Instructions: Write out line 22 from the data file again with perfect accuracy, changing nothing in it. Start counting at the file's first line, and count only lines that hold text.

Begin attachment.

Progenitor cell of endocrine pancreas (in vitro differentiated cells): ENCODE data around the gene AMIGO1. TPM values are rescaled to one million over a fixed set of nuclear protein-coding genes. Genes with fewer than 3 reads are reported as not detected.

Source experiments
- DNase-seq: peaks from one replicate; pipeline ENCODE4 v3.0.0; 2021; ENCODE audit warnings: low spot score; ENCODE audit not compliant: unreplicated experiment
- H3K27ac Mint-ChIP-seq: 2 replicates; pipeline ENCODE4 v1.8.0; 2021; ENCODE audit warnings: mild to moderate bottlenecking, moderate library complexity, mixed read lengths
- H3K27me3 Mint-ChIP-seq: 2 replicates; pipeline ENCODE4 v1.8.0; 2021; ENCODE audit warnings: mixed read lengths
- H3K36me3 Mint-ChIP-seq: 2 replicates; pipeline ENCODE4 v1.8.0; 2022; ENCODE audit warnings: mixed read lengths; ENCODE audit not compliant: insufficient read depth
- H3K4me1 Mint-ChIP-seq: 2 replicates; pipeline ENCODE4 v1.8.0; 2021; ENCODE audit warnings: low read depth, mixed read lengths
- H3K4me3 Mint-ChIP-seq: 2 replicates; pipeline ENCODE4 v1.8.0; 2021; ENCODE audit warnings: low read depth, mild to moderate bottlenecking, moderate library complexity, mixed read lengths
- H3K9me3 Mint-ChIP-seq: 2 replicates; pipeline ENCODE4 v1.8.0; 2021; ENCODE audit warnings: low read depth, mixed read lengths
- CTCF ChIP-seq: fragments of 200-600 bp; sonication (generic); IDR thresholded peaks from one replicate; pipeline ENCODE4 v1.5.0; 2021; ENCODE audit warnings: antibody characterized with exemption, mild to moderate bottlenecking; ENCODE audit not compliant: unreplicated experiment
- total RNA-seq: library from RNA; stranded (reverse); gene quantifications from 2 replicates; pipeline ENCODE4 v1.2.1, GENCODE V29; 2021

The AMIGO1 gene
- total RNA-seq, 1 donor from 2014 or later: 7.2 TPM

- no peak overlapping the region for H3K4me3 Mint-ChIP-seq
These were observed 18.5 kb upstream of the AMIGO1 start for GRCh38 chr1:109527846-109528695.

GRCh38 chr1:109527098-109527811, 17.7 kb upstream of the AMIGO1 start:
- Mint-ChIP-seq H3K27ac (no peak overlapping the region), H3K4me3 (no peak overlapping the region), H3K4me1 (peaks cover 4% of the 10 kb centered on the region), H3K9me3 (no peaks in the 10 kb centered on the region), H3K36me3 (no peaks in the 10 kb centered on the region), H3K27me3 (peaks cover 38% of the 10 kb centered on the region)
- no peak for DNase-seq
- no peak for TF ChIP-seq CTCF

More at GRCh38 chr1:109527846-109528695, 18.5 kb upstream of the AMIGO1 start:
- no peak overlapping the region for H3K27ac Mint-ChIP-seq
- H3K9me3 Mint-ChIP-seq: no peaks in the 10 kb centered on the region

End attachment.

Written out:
- H3K9me3 Mint-ChIP-seq: no peaks in the 10 kb centered on the region